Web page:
In WorldFirst deal, Trump-era isolationism weighs on Alipay

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Ant Financial, the Chinese payments company that operates Alipay, has a scale that’s almost unimaginable to a U.S. audience. But the giant's ability to build a true empire has already run into regulatory trouble in the U.S.—and it’s affecting Ant's strategy worldwide.

Ant’s $700 million deal to acquire WorldFirst gives it greater access to the European market, and is a milestone for a company that’s long wanted to acquire a major player in a Western market to gain a local foothold for product diversification. But in announcing the agreement, Ant gave credence to the suspicion that WorldFirst divested its U.S. business at Ant's behest.

This was most likely to avoid running afoul of President Trump's policy against giving China too much influence within the U.S. That policy led U.S. regulators to impede Ant's earlier attempt to acquire MoneyGram, which is based in Dallas.

It's telling that Ant doesn't expect the same pushback from the U.K., where WorldFirst is based and where the same brand of nationalistic politics manifested in the Brexit vote.

“I think it’s interesting that WorldFirst shed its U.S. business to make this deal go through,” said Sara Grotta, director of the debit and alternative products advisory group at Mercator. “They don’t have a concern with regulators in the U.K. putting constraints around this deal?”

Ant and WorldFirst did not return requests for comment, nor did the Financial Conduct Authority or the Competition and Market Authority. These U.K. regulators in the past have taken a hard line on acquisitions that extend a single payment company’s scale within the U.K—most notably pressuring Mastercard to make concessions in its $920 million Vocalink acquisition back in 2017.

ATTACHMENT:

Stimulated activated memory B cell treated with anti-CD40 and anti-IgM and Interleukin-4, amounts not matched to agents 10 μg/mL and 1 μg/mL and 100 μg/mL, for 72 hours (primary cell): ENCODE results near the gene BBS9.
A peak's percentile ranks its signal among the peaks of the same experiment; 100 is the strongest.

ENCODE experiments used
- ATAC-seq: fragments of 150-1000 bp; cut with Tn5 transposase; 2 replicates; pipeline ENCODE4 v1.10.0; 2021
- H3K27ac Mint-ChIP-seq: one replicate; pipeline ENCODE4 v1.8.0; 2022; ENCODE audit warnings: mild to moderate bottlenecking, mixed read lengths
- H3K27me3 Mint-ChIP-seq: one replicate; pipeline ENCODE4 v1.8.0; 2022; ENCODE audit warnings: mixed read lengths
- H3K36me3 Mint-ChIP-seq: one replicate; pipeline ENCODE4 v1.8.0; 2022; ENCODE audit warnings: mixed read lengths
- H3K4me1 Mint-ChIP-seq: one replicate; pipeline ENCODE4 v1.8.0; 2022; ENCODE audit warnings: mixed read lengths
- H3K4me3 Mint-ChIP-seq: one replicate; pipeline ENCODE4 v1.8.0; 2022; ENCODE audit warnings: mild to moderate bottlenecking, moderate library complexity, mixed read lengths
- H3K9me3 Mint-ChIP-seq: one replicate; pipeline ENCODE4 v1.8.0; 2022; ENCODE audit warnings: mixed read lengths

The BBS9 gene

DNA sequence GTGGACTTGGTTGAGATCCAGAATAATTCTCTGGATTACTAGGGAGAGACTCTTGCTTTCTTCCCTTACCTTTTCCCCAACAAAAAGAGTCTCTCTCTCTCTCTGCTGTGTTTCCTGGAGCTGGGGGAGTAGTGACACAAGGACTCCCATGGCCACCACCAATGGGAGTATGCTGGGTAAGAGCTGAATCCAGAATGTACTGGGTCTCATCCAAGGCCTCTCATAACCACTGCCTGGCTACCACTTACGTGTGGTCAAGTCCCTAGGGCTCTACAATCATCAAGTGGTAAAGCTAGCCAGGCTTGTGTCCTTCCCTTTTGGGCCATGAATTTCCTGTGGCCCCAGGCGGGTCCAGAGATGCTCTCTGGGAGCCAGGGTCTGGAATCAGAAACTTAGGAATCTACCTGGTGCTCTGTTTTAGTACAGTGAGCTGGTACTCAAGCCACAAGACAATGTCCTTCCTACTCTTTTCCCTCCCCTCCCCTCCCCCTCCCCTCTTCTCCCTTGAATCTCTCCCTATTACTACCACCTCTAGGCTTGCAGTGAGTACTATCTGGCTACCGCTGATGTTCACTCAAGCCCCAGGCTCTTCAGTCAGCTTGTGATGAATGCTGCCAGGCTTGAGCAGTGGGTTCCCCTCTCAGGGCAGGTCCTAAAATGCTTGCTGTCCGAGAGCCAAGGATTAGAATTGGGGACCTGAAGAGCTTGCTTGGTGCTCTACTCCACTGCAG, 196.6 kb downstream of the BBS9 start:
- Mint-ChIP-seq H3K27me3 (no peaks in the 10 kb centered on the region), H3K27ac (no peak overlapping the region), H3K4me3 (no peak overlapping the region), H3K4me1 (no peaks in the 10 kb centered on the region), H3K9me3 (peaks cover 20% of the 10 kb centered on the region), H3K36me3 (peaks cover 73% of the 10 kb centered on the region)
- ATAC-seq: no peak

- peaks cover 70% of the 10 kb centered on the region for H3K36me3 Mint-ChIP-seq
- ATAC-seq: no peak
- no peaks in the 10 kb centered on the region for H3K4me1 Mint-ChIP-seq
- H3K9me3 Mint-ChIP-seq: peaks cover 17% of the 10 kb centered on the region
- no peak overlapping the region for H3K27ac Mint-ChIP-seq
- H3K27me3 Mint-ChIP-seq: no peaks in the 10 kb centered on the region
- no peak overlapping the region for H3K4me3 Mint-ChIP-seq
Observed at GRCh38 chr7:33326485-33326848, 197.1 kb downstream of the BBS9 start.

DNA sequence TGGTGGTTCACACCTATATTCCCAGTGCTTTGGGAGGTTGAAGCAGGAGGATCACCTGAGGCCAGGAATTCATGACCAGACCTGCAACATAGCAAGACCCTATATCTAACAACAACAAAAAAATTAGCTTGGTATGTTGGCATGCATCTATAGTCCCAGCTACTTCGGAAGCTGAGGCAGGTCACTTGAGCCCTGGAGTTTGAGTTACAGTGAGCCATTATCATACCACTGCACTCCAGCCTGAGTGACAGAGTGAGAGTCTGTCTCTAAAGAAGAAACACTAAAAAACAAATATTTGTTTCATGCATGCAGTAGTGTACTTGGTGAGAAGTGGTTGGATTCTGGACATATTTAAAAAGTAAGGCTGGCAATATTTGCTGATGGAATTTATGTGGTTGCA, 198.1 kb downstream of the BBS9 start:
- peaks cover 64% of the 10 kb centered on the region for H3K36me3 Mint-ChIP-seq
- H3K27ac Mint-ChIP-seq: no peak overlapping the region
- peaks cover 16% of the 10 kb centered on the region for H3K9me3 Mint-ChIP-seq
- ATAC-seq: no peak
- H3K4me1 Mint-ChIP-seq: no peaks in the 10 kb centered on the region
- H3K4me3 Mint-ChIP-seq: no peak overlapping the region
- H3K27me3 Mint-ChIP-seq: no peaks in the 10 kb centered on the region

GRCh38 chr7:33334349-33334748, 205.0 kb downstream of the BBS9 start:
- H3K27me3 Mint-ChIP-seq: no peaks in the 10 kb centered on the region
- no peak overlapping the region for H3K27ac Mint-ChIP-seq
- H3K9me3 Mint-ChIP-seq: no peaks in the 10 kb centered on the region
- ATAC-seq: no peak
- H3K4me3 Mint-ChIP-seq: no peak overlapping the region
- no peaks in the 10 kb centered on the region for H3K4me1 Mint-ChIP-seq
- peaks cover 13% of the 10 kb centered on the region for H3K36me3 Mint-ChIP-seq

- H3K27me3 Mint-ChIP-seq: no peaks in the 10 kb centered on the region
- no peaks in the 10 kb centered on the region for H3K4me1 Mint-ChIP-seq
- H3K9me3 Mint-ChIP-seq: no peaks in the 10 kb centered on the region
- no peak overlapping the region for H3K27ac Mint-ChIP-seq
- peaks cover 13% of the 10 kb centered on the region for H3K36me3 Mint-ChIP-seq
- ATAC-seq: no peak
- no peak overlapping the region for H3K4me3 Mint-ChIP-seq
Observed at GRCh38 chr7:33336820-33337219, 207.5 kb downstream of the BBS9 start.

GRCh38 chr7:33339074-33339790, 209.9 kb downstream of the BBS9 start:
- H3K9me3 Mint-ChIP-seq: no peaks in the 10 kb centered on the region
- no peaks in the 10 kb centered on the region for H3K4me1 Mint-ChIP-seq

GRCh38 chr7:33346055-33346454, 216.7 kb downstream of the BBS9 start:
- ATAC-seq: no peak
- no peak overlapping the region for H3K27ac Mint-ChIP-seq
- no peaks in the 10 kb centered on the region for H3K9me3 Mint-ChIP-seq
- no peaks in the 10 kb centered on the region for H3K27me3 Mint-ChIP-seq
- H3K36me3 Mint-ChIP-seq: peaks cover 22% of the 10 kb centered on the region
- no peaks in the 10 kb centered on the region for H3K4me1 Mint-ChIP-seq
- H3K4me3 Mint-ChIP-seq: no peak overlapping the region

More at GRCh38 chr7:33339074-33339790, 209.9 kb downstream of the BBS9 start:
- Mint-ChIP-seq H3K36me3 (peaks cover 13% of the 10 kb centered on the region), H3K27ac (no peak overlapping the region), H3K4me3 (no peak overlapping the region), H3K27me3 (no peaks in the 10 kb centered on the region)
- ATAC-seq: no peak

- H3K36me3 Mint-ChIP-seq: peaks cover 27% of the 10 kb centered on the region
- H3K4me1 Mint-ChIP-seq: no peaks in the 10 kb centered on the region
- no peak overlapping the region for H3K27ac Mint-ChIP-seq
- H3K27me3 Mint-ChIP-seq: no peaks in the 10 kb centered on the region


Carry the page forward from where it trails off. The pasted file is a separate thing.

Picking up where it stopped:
That kind of pressure likely won’t kill Ant’s deal, but there could be an impact on how much Ant and WorldFirst can integrate. For Ant and WorldFirst, the impact on the U.K.’s remittance market could be a factor. And overall political uncertainty could have a chilling effect that would not exist in another environment.

“Given [Ant's] scale and aggressiveness, they will never be out of the regulatory woods,” said Thad Peterson, a senior analyst at Aite Group, adding that EU regulators could also be a factor. “Managing regulators will be a core component of their payments business in every market except China.”

Ant, Alipay and Alibaba have long had global ambitions, generally partnering with local merchants to provide payments for Chinese travelers. It’s a diverse mix of deals: Alipay has used blockchain to expand remittances in Malaysia and Pakistan, a partnership to support payments at Walgreens; and Ant has even deepened its ties with MoneyGram despite the earlier acquisition falling through.

Another deal for Ant came in 2018 when Alipay became the official digital wallet for UEFA football events in Europe. And like Amazon, Ant has its eyes on major transportation hubs.

“WorldFirst is more of an international remittance organization with some additional features to help marketplace sellers to repatriate foreign balances or to facilitate international B2B trade,” Grotta said. “Perhaps Ant can take WorldFirst's FX capabilities and build on top of that.”

Ant's size is part of its power. It has a $150 billion valuation, which is more than Goldman Sachs or Morgan Stanley, according to Bloomberg, which notes that Alipay and related companies have 1 billion users.

WorldFirst would provide a platform to build out new financial services and an enrollment advantage, giving Ant control of even more consumer data for cross-selling, advertising and analysis.

“The WorldFirst acquisition is interesting as it enables cross-border remittance in markets where Alipay isn’t a significant factor,” Peterson said. “But it gives them a processing toehold in a lot of markets. This may be a move to add value to their shopping marketplace, AliExpress.”

The WorldFirst has the potential to open the AliExpress marketplace to non-Chinese merchants who want to market to Chinese consumers, Peterson said.

“In theory, a Chinese customer could purchase on Aliexpress using Alipay, and the funds could be repatriated to a merchant in Europe through the WorldFirst channel,” Peterson said.

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